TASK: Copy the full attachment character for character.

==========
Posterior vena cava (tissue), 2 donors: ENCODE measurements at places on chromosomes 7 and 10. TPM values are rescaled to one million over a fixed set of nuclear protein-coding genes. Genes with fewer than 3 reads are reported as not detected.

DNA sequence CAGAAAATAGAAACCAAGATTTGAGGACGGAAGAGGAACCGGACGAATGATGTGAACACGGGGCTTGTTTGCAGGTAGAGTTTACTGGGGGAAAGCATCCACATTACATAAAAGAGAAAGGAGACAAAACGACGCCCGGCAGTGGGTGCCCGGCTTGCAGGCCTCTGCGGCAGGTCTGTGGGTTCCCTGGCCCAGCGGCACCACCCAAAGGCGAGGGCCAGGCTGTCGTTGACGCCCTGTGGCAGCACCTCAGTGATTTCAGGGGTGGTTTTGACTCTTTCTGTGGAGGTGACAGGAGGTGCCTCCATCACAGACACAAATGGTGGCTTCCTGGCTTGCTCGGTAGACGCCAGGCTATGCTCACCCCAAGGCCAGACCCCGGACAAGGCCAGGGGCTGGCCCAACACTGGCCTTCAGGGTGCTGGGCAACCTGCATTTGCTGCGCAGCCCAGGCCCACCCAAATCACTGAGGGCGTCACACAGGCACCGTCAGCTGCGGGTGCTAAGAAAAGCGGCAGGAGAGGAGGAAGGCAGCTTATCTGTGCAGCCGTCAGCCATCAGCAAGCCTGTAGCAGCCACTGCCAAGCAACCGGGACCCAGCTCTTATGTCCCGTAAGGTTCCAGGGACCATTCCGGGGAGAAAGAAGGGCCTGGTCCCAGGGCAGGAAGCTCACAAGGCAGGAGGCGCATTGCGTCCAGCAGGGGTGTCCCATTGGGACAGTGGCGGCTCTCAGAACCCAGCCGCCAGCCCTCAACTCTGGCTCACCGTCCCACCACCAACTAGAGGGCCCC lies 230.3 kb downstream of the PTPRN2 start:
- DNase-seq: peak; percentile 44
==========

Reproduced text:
Posterior vena cava (tissue), 2 donors: ENCODE measurements at places on chromosomes 7 and 10. TPM values are rescaled to one million over a fixed set of nuclear protein-coding genes. Genes with fewer than 3 reads are reported as not detected.

DNA sequence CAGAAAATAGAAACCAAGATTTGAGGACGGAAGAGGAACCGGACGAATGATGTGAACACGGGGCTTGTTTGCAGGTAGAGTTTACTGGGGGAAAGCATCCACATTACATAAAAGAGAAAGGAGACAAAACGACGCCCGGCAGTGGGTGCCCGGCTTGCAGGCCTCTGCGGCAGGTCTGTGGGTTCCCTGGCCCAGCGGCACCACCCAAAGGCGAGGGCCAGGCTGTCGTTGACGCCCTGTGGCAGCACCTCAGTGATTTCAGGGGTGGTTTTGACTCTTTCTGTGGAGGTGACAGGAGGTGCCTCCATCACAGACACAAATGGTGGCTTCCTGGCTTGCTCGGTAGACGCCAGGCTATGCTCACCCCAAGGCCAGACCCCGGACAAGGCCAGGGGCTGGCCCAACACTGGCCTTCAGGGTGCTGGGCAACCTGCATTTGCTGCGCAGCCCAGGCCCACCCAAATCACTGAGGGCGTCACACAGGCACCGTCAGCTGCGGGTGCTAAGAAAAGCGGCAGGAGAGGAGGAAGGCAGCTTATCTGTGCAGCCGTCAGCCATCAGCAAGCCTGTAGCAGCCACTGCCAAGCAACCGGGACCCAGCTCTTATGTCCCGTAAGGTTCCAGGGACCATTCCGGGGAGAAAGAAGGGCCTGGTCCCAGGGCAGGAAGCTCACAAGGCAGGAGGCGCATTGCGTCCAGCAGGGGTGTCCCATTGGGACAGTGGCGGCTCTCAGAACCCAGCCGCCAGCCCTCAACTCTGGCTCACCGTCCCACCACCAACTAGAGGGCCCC lies 230.3 kb downstream of the PTPRN2 start:
- DNase-seq: peak; percentile 44